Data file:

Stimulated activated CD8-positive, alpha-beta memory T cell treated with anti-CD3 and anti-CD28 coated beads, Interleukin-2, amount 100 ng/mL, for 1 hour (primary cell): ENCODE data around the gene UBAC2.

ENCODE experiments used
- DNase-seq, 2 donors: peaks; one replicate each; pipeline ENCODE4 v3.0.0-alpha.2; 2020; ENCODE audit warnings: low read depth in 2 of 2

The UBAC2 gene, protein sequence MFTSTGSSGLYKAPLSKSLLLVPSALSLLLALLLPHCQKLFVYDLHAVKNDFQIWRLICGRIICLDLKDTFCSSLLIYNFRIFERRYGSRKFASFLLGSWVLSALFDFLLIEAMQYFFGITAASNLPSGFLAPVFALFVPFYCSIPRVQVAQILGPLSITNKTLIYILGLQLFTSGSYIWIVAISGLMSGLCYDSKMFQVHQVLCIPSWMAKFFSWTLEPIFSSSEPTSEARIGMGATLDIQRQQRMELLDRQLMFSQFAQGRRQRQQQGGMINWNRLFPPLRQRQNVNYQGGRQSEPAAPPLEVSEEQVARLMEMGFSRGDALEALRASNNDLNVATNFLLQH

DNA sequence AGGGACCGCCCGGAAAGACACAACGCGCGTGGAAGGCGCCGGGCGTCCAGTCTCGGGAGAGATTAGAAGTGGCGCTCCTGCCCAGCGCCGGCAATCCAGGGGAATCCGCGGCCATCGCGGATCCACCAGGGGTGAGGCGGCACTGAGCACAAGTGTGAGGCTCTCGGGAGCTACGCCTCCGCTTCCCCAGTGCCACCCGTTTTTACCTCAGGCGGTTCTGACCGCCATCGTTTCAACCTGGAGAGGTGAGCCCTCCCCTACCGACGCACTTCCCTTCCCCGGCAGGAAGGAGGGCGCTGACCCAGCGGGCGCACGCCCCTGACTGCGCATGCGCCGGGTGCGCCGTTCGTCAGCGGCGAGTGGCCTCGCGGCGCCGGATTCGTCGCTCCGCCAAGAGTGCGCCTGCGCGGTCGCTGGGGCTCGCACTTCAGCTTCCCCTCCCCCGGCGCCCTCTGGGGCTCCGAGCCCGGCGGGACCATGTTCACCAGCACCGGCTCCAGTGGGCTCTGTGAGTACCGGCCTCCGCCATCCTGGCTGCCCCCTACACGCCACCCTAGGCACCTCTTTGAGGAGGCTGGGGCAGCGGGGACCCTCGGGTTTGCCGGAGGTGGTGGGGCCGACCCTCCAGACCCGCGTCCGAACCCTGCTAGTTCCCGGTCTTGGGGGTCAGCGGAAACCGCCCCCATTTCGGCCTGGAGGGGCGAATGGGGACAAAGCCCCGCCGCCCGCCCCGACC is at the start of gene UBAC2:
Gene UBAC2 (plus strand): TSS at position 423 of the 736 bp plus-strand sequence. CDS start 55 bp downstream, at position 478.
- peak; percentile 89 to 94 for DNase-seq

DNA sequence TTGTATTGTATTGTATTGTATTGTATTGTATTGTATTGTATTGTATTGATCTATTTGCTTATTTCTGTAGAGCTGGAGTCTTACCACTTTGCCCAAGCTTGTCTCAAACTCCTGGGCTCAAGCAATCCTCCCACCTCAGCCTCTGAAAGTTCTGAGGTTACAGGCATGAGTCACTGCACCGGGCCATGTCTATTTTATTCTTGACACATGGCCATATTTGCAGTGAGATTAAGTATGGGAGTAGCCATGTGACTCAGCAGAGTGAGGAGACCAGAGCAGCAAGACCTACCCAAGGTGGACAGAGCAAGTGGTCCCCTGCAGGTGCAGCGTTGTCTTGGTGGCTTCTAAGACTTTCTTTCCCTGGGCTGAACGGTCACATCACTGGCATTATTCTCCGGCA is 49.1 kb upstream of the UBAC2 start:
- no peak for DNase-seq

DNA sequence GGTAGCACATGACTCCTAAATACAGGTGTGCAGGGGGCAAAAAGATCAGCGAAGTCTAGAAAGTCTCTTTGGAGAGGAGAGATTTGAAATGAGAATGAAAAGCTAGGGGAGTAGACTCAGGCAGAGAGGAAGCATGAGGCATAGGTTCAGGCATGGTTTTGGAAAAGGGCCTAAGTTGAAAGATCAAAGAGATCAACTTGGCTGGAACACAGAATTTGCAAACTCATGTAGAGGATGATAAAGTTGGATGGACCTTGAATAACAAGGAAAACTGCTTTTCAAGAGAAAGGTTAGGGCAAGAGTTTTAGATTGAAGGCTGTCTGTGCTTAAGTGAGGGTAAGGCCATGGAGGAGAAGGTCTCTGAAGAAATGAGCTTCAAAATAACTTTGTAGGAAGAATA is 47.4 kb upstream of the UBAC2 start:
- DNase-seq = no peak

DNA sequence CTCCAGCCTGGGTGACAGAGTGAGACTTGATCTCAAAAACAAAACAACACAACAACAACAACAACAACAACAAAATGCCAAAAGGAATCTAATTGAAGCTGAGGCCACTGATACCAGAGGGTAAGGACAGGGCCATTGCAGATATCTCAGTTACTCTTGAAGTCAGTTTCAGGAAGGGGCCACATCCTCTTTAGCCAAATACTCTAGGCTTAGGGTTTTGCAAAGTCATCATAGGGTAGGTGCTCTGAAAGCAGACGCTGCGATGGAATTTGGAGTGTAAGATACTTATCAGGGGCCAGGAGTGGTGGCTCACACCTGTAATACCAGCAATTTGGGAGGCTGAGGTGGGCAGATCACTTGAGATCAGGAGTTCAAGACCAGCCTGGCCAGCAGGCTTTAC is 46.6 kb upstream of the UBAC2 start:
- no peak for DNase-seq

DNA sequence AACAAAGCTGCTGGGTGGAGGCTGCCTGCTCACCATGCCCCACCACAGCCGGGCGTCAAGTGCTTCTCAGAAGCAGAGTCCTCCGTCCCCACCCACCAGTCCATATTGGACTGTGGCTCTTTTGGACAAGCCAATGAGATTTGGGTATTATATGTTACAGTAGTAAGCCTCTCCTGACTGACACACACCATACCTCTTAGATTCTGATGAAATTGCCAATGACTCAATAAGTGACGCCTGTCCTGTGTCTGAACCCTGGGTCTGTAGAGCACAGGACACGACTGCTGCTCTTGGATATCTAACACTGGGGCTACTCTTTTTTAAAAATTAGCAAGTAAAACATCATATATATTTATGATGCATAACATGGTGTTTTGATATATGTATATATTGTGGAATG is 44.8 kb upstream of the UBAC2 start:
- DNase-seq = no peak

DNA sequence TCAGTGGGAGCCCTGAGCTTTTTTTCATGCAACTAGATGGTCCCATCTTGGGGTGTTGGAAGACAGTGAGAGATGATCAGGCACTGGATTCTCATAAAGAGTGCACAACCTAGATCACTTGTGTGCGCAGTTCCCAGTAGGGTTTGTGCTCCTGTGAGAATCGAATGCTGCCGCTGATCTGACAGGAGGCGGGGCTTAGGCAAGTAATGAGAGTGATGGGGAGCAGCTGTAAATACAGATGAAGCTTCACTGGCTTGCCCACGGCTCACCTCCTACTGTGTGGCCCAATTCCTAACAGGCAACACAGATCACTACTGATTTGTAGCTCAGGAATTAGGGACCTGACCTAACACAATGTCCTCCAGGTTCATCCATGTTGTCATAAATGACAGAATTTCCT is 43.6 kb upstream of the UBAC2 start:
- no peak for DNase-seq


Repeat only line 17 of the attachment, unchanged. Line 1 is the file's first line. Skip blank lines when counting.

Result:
- no peak for DNase-seq